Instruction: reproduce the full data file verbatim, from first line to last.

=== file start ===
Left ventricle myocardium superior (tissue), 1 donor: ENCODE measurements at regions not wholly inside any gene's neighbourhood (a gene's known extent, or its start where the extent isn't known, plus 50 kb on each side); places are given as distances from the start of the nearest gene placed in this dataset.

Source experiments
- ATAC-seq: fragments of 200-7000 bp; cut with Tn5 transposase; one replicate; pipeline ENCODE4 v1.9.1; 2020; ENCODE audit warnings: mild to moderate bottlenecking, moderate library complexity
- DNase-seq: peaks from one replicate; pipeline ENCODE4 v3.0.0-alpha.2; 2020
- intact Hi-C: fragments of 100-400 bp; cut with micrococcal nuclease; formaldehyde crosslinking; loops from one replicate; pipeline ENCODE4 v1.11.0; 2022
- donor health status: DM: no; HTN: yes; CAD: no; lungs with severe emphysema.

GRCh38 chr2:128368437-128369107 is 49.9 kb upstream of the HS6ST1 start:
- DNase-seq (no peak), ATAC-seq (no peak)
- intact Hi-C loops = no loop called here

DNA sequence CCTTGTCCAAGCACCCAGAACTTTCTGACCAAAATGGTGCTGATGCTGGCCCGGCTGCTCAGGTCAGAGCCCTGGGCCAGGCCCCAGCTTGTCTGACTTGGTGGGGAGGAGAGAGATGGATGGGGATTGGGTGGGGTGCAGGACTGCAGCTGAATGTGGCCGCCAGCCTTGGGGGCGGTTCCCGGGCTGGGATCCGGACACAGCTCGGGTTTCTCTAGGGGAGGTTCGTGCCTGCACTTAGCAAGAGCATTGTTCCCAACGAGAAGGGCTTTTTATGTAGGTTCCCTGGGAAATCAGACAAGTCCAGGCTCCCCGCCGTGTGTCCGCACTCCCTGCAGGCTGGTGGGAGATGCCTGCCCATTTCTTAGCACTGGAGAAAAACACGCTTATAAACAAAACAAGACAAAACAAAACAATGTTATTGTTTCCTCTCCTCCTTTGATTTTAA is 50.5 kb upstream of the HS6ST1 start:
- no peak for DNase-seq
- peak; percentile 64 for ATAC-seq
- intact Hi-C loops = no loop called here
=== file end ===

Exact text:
Left ventricle myocardium superior (tissue), 1 donor: ENCODE measurements at regions not wholly inside any gene's neighbourhood (a gene's known extent, or its start where the extent isn't known, plus 50 kb on each side); places are given as distances from the start of the nearest gene placed in this dataset.

Source experiments
- ATAC-seq: fragments of 200-7000 bp; cut with Tn5 transposase; one replicate; pipeline ENCODE4 v1.9.1; 2020; ENCODE audit warnings: mild to moderate bottlenecking, moderate library complexity
- DNase-seq: peaks from one replicate; pipeline ENCODE4 v3.0.0-alpha.2; 2020
- intact Hi-C: fragments of 100-400 bp; cut with micrococcal nuclease; formaldehyde crosslinking; loops from one replicate; pipeline ENCODE4 v1.11.0; 2022
- donor health status: DM: no; HTN: yes; CAD: no; lungs with severe emphysema.

GRCh38 chr2:128368437-128369107 is 49.9 kb upstream of the HS6ST1 start:
- DNase-seq (no peak), ATAC-seq (no peak)
- intact Hi-C loops = no loop called here

DNA sequence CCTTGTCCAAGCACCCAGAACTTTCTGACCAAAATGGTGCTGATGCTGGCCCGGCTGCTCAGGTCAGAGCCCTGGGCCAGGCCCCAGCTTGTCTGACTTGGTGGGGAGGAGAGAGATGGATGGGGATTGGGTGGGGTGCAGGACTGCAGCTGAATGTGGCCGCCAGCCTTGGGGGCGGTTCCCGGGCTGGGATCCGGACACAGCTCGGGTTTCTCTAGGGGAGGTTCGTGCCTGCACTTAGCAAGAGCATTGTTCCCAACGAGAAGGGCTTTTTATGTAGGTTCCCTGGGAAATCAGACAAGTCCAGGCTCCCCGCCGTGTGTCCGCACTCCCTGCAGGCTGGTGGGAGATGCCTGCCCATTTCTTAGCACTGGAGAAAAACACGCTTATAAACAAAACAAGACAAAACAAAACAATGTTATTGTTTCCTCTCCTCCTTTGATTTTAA is 50.5 kb upstream of the HS6ST1 start:
- no peak for DNase-seq
- peak; percentile 64 for ATAC-seq
- intact Hi-C loops = no loop called here